Municipal Government Structure in Wisconsin: Does Form Matter?

Karl Nollenberger, James Simmons

Abstract


This article examines the forms of municipal governments in Wisconsin and their relationship to variables in the areas of socioeconomic, partisanship, election process, decision-making in the governance process, and internal municipal operations. Wisconsin has more mayor-council and mayoral forms with an appointed administrator rather than council-manager forms common in other states. We find that reform in Wisconsin has occurred in all government forms and that most municipalities desiring the managerial results of a professional administration have chosen an adaptation of the mayor-council form. Furthermore, we find that there are few clearly identifiable differences between cities with differing governmental forms.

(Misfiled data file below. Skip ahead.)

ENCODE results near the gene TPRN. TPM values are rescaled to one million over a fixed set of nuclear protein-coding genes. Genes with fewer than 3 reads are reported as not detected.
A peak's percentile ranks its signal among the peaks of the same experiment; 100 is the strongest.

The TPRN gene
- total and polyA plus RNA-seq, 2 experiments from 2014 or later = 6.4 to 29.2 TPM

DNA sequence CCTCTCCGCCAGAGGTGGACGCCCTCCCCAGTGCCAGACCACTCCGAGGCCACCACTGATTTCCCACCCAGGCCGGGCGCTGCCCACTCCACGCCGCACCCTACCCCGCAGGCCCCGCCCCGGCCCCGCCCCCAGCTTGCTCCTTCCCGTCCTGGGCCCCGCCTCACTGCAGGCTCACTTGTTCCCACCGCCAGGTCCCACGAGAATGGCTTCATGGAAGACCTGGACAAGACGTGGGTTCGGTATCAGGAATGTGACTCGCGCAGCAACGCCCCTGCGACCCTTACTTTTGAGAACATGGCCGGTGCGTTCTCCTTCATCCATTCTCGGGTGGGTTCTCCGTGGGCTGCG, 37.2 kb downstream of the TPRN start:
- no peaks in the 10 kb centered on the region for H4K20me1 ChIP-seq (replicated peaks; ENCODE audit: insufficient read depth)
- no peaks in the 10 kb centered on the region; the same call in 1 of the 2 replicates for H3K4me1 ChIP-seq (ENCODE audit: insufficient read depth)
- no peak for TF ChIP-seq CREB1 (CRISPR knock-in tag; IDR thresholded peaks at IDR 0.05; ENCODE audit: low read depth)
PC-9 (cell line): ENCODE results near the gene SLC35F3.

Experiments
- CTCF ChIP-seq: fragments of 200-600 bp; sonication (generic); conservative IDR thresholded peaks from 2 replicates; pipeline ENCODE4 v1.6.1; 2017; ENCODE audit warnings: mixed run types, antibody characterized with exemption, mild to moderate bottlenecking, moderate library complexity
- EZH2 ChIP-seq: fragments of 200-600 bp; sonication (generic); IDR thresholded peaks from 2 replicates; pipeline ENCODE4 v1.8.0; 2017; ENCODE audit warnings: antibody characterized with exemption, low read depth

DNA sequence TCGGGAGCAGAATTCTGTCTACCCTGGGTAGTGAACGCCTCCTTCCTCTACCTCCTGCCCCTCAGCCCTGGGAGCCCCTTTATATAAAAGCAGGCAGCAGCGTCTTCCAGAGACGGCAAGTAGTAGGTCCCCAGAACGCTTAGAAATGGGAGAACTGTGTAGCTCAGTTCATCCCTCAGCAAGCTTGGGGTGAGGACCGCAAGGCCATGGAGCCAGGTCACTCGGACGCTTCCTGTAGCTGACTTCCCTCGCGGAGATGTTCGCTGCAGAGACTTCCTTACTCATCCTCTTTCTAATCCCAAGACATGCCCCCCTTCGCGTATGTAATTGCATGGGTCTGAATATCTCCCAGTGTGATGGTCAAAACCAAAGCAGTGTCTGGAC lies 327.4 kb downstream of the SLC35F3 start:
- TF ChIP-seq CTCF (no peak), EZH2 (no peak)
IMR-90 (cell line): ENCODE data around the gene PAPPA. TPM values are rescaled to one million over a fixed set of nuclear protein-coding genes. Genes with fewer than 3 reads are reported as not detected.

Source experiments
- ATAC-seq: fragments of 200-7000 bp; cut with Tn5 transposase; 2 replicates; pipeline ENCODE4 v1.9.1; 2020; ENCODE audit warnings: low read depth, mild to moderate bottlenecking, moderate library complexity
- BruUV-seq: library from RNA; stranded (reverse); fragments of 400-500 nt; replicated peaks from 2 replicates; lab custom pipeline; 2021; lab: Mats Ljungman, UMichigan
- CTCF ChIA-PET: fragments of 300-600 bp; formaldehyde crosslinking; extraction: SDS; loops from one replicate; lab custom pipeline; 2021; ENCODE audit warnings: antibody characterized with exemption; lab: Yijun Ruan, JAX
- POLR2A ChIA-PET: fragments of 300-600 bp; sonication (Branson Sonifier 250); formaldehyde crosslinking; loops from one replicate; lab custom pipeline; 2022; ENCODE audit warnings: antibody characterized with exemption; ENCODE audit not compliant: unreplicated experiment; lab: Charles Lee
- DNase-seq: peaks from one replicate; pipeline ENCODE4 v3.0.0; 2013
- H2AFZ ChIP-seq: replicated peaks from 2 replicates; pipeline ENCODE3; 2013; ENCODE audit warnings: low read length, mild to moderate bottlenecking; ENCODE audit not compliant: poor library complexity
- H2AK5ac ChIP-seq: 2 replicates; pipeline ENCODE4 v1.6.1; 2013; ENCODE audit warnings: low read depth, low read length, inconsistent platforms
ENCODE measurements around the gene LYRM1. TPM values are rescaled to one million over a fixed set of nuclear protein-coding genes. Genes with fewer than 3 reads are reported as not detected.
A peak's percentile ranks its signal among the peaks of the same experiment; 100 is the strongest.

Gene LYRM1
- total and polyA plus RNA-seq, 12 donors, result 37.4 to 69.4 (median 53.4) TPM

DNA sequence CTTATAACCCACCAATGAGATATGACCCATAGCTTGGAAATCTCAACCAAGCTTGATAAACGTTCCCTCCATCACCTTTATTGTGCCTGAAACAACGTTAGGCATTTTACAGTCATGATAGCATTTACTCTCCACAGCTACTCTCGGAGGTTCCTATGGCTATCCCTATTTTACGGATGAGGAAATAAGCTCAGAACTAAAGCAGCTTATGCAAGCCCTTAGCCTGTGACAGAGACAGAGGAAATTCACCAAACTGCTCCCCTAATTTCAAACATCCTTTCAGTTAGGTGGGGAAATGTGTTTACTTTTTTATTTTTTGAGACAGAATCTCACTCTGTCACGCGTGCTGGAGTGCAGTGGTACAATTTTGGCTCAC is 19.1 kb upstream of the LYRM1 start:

Keywords


Form of Government; Professionalism; Wisconsin

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DOI: https://doi.org/10.20899/jpna.2.2.82-100

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